Ultrasound study of fetal movements in singleton and twin pregnancies at 12-19 weeks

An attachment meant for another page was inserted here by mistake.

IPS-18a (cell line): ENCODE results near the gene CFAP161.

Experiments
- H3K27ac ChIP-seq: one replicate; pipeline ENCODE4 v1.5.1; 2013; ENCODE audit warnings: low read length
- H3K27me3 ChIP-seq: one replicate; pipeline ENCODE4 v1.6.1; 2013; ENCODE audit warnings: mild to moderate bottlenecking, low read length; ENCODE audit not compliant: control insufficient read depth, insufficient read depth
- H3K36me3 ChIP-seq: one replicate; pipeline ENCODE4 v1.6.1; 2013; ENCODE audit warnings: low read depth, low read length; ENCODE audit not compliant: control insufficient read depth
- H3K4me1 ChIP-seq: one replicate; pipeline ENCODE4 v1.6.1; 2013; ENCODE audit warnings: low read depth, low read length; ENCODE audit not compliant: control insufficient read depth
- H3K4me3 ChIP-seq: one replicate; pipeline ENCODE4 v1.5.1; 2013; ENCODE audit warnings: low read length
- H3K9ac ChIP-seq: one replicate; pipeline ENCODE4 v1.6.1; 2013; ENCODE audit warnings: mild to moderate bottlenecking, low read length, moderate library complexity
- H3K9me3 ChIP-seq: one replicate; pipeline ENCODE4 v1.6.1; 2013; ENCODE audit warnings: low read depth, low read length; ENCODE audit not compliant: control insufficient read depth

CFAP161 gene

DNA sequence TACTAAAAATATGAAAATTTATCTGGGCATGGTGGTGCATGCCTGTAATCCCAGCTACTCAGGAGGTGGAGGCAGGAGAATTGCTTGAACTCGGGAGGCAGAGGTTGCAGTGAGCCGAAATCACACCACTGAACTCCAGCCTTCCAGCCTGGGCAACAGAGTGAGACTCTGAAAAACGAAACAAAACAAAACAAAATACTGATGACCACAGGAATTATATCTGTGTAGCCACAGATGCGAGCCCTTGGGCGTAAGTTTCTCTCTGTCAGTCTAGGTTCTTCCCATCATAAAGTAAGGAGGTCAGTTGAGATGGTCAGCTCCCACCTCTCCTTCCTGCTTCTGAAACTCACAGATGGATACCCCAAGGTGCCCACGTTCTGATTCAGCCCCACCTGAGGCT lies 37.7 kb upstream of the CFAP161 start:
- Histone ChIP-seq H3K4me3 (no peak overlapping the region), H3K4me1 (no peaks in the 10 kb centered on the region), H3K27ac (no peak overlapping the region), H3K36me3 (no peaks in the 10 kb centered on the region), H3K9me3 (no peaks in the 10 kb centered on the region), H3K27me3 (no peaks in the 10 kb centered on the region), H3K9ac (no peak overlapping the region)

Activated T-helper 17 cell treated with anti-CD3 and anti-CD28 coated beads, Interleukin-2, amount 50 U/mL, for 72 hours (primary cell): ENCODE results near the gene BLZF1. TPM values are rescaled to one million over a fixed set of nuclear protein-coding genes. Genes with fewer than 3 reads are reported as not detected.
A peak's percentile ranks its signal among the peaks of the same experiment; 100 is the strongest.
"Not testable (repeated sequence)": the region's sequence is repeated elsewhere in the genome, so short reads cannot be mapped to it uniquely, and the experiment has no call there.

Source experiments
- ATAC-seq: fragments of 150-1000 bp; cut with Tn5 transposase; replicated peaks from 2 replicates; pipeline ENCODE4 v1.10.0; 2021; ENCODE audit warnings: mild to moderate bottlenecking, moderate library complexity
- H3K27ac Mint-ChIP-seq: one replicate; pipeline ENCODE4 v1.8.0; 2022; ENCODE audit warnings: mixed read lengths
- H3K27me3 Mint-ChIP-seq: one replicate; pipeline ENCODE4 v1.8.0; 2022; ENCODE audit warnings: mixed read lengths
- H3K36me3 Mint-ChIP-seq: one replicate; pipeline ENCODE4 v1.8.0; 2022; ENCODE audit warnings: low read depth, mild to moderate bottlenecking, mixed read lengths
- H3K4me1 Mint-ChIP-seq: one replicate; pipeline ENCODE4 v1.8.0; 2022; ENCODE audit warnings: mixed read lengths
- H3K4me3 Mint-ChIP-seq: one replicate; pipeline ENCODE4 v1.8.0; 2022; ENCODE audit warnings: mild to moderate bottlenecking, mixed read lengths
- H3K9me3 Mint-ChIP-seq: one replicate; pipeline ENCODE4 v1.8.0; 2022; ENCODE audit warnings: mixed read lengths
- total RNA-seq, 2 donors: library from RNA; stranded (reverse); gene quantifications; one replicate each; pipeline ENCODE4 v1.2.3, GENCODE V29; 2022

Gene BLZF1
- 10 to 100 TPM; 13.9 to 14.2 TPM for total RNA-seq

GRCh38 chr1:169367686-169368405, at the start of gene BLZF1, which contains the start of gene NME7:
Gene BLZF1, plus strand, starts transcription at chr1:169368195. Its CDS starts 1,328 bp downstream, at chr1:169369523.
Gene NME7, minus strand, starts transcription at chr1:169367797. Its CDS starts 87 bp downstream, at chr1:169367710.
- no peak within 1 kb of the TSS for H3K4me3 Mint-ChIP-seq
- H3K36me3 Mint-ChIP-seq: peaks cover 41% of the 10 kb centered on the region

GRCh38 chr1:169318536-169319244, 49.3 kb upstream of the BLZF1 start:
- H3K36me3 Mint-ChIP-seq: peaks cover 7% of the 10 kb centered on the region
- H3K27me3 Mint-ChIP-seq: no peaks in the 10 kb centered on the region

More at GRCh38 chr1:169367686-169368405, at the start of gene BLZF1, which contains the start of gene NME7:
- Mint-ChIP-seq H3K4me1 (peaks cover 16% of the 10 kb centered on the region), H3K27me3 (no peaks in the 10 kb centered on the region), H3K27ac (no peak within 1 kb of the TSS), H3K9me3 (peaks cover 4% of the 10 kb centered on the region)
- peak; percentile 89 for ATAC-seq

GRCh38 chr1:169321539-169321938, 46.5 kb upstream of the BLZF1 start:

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ObjectiveTo evaluate fetal behavioral differences between singleton and twin fetuses before 20 weeks of gestation using four-dimensional (4D) ultrasound.Methods4D ultrasound was used to examine fetal movements in 58 singleton and 48 twin normal fetuses at 12-19 weeks. The frequencies of eight fetal movements were assessed through 15-min recordings. The fetuses were divided into two gestational age groups (12-13 and 14-19 weeks) to evaluate the changes with advancing gestation in twin versus singleton fetuses.ResultsArm and general movements were the most frequent movements in singleton fetuses, whereas only general movement was significantly more frequent than the other seven fetal movements in twin fetuses at 12-13 weeks. At 14-19 weeks, frequencies of arm and leg movements were significantly higher than those of the other six movements in singleton fetuses, while only arm movement was significantly more frequent than the other fetal movements in twin fetuses. Comparisons of fetal movements between singleton and twin fetuses revealed that only arm movement showed a significant difference at 12-13 weeks, while the frequencies of all movements in singleton fetuses were significantly higher than those in twin fetuses at 14-19 weeks.ConclusionOur results suggest that the limitation of available space and crowding of twin fetuses with advancing gestation may have a marked impact on twin fetal movements compared with singleton fetuses, even in the first half of pregnancy. Further studies are needed to assess whether decreased fetal movements in twin pregnancy can affect fetal and neonatal development and maturation before and after birth.

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